“When recovering after a crisis like COVID-19, resilience should be a key consideration for people, countries and businesses,” said Adriano Lanzilotto, operations vice president and client service manager for FM Global’s London operations. “The 2020 FM Global Resilience Index provides a strong indication of how a country’s business environment may fare during the recovery phase, and how quickly organizations in that country might be able to bounce back from the economic damage caused by COVID-19. This insight can be vital for making significant decisions as they establish or relocate facilities, expand supply chains and engage new markets.”
FM Global also pointed out that conventional business risks such as political upheavals, cyberattacks and natural catastrophes continued to pose threats.
“Unfortunately, a devastating global situation like COVID-19 does not stop other disasters from occurring,” Lanzilotto said. “With this in mind, it is critical that businesses are diligent and make use of data-driven risk-and-resilience analysis, coupled with appropriate engineering-led loss prevention, to preserve a company’s value and growth opportunities throughout these difficult times.”
Top 10 countries for resilience
The index’s top-ranked regions are:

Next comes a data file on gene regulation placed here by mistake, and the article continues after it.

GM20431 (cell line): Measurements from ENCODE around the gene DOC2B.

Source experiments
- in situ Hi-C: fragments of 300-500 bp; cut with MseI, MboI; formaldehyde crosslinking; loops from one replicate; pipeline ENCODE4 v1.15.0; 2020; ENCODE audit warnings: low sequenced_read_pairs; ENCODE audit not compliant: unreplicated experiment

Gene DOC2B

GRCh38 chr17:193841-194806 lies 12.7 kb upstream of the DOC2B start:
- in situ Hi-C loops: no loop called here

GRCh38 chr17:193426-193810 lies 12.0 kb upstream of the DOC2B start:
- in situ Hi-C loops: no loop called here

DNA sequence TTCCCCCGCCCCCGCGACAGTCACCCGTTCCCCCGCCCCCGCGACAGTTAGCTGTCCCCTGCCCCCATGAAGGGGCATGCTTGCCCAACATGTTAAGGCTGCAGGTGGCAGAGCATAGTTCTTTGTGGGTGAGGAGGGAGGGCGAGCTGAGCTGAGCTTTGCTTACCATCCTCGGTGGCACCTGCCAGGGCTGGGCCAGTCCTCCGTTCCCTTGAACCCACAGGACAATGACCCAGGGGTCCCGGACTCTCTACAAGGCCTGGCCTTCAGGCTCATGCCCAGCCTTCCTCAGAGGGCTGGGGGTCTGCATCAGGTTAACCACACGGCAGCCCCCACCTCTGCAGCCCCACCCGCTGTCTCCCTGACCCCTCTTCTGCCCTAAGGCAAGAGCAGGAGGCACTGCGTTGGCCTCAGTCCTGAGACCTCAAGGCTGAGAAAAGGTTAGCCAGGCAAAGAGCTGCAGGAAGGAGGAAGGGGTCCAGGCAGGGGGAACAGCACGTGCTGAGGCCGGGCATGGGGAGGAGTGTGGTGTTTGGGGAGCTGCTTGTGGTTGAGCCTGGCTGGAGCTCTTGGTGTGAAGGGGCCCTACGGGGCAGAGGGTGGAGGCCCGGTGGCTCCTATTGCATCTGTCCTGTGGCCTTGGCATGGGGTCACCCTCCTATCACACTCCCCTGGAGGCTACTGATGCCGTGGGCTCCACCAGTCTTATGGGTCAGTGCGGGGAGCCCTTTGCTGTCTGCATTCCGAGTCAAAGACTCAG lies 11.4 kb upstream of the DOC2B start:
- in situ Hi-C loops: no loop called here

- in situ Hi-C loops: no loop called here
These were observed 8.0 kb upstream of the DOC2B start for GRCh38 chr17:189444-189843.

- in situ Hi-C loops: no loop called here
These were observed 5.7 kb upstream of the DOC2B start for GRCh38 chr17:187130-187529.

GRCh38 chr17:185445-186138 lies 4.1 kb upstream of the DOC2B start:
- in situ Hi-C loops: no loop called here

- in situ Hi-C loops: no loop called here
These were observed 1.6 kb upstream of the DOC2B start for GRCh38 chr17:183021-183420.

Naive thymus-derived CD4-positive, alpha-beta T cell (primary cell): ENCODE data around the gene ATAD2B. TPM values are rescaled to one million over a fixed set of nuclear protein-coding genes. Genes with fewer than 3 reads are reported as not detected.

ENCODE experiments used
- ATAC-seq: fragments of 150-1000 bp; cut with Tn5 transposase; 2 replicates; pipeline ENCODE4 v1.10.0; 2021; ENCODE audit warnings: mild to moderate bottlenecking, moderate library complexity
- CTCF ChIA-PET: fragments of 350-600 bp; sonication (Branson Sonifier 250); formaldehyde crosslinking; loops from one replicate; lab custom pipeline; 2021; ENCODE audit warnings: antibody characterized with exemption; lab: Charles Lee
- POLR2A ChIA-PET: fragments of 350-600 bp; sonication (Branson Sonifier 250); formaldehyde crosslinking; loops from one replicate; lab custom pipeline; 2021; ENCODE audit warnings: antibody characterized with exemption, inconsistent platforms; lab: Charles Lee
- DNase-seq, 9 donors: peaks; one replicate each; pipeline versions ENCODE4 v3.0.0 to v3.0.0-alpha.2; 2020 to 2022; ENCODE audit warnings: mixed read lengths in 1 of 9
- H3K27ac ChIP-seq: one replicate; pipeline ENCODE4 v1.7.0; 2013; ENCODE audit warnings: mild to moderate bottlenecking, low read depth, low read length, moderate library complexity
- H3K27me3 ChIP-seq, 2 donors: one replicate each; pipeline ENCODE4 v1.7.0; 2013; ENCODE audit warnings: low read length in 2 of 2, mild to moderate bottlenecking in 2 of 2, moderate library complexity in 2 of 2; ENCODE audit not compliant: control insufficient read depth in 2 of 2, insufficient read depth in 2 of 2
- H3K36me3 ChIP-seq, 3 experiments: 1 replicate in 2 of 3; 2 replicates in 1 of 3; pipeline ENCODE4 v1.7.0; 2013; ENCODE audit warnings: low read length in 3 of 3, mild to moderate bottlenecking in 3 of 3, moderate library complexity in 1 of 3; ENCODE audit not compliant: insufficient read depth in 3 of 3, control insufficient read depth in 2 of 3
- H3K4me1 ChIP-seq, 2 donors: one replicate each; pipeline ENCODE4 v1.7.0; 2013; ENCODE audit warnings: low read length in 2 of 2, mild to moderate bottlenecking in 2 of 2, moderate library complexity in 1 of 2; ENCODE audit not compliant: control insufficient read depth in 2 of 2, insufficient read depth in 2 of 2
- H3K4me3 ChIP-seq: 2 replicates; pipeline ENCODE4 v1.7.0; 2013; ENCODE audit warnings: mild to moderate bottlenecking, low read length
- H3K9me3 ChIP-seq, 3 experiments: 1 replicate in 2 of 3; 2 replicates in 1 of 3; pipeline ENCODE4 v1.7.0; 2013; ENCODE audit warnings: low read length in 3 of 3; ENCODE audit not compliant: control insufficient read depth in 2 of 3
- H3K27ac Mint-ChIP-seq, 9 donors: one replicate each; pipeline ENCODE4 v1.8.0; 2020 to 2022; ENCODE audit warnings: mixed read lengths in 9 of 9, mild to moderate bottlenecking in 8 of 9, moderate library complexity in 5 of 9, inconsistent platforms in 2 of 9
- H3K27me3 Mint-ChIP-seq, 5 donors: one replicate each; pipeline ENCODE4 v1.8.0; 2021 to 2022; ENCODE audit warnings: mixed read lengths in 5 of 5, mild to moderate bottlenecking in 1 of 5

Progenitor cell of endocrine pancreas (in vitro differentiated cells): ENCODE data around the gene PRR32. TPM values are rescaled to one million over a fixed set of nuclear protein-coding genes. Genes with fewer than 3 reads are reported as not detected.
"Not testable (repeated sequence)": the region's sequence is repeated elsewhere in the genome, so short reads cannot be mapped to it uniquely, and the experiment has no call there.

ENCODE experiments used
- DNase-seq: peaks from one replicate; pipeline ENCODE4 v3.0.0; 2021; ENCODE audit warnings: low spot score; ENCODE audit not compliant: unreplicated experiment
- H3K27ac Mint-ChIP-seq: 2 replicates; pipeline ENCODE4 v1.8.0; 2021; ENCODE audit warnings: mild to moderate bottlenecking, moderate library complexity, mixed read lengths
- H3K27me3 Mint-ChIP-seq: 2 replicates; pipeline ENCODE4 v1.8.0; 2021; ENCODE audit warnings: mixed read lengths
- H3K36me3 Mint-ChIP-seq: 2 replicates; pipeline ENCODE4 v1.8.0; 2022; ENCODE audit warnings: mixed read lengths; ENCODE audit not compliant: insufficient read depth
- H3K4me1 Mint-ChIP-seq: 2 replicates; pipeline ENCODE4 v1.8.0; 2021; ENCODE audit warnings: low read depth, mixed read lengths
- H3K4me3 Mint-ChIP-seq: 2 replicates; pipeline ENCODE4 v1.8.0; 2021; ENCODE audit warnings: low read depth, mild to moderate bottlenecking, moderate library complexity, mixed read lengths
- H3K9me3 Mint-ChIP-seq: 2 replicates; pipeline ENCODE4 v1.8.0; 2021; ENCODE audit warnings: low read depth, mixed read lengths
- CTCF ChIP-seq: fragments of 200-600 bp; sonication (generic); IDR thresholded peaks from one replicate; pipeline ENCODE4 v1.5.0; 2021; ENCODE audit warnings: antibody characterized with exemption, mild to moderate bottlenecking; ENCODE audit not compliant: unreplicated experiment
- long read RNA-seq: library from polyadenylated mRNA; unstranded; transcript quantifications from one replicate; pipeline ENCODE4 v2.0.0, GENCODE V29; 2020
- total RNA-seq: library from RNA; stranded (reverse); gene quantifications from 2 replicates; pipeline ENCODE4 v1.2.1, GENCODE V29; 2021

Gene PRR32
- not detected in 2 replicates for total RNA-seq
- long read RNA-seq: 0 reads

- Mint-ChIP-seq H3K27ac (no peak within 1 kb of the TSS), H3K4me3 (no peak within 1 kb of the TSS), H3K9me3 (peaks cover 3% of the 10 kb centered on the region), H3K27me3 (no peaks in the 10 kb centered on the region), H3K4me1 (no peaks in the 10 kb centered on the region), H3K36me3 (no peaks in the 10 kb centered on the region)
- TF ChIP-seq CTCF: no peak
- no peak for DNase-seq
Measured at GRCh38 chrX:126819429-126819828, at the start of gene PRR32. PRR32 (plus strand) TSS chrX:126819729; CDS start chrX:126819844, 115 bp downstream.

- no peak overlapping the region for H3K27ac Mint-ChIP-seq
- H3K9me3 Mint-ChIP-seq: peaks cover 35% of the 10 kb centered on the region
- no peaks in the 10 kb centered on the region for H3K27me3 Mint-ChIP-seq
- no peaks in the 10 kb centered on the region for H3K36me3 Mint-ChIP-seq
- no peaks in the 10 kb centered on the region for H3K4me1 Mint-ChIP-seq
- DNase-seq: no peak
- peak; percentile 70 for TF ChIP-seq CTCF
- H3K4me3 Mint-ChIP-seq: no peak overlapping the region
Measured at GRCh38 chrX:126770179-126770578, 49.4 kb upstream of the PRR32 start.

- Central United States
- Eastern United States
Both the US and China are divided into three regions with differing natural hazard exposures, FM Global said.
Norway took the top spot in the survey for the second consecutive year, supported by strong economic productivity, a stable political environment, low corruption, high natural hazard risk quality and robust corporate governance, FM Global said.
The United Kingdom ranked 13th in this year’s survey, and ranked highly for a variety of drivers of resilience including supply-chain visibility (No. 4), quality of infrastructure (No. 11), and natural hazard risk quality (No. 12).
Bottom 10 countries for resilience
The least resilient regions in the survey are:
A major climber in this year’s index was Taiwan, which shot up 14 places to 29th, based on improvements in its urbanization rate, natural hazard risk quality, and the quality of its transport and utility infrastructure. Taiwan’s urbanization rate saw substantial improvement, moving the country up 42 places in that metric.
The Dominican Republic, meanwhile, saw the biggest drop on the index, falling 42 places to 90th place due to increases in its urbanization rate and cyber risk, FM Global said.